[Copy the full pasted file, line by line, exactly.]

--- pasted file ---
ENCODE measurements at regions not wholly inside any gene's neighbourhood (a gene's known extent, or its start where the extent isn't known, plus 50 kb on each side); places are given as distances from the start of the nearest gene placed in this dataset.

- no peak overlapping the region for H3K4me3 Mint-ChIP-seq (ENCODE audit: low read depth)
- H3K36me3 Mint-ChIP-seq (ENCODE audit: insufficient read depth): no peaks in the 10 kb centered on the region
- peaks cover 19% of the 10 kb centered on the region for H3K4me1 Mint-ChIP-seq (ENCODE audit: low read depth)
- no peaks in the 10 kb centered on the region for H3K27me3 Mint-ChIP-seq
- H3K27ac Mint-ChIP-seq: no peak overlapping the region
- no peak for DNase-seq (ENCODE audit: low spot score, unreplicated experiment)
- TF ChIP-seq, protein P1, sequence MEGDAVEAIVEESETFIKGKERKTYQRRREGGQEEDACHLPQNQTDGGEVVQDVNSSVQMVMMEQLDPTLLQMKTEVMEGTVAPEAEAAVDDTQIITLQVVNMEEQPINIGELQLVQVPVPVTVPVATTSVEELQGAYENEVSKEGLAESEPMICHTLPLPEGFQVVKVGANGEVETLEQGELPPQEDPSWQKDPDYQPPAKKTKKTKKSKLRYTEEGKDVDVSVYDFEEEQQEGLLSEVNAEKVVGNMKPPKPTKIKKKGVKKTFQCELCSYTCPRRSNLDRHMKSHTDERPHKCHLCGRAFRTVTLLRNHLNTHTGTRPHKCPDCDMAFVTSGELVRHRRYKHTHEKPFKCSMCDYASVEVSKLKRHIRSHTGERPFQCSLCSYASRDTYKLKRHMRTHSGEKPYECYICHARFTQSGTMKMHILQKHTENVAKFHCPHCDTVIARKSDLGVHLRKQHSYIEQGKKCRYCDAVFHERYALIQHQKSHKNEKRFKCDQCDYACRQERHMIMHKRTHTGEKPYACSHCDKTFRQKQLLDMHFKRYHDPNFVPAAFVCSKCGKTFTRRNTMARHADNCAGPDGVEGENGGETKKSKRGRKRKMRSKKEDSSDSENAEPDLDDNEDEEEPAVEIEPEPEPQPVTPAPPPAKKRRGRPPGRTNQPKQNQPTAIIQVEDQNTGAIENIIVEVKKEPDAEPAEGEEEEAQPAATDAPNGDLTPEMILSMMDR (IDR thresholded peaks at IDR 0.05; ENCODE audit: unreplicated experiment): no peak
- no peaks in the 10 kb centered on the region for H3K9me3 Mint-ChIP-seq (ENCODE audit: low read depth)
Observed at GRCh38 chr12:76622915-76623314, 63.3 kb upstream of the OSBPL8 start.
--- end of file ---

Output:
ENCODE measurements at regions not wholly inside any gene's neighbourhood (a gene's known extent, or its start where the extent isn't known, plus 50 kb on each side); places are given as distances from the start of the nearest gene placed in this dataset.

- no peak overlapping the region for H3K4me3 Mint-ChIP-seq (ENCODE audit: low read depth)
- H3K36me3 Mint-ChIP-seq (ENCODE audit: insufficient read depth): no peaks in the 10 kb centered on the region
- peaks cover 19% of the 10 kb centered on the region for H3K4me1 Mint-ChIP-seq (ENCODE audit: low read depth)
- no peaks in the 10 kb centered on the region for H3K27me3 Mint-ChIP-seq
- H3K27ac Mint-ChIP-seq: no peak overlapping the region
- no peak for DNase-seq (ENCODE audit: low spot score, unreplicated experiment)
- TF ChIP-seq, protein P1, sequence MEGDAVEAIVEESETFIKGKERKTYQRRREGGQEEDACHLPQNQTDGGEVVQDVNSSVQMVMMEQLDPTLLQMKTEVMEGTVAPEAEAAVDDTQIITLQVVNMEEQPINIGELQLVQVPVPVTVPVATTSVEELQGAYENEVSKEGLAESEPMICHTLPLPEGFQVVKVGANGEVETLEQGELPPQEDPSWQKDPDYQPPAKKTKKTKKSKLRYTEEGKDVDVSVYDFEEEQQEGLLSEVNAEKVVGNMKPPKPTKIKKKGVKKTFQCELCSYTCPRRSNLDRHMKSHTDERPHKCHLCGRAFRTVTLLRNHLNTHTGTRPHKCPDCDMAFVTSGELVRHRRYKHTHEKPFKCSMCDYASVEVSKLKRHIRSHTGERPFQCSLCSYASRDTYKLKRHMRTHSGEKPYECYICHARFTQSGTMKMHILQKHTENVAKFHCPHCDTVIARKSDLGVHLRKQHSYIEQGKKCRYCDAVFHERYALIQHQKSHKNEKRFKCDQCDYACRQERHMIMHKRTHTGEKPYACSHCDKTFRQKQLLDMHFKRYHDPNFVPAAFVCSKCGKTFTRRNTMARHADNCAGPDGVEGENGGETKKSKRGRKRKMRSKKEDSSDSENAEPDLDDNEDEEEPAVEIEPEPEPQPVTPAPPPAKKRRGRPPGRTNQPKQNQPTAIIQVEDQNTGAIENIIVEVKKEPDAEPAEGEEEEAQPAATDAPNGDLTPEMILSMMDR (IDR thresholded peaks at IDR 0.05; ENCODE audit: unreplicated experiment): no peak
- no peaks in the 10 kb centered on the region for H3K9me3 Mint-ChIP-seq (ENCODE audit: low read depth)
Observed at GRCh38 chr12:76622915-76623314, 63.3 kb upstream of the OSBPL8 start.